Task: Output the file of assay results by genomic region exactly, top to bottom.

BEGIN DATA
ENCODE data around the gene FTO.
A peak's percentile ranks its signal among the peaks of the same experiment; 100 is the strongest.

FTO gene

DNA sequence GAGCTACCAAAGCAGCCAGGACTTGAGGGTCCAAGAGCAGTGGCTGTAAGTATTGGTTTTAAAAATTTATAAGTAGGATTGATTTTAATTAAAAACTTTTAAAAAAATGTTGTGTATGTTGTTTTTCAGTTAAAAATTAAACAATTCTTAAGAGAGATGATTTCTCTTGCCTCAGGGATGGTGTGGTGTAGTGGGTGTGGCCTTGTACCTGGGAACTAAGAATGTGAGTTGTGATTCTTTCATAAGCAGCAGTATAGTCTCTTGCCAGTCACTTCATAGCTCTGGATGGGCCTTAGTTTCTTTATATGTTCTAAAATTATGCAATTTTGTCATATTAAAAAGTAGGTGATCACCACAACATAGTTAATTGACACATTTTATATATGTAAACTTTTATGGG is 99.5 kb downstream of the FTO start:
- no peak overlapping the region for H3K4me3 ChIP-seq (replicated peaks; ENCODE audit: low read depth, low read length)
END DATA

ENCODE data around the gene FTO.
A peak's percentile ranks its signal among the peaks of the same experiment; 100 is the strongest.

FTO gene

DNA sequence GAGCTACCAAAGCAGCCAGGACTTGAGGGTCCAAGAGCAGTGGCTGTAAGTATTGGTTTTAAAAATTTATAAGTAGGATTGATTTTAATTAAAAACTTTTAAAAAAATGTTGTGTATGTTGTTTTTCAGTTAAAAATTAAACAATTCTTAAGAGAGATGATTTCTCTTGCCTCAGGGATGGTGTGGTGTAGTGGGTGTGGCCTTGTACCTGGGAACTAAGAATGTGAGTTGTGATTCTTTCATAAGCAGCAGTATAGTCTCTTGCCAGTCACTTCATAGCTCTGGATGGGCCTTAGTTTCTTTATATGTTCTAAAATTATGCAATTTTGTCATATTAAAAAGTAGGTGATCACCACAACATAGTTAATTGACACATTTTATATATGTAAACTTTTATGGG is 99.5 kb downstream of the FTO start:
- no peak overlapping the region for H3K4me3 ChIP-seq (replicated peaks; ENCODE audit: low read depth, low read length)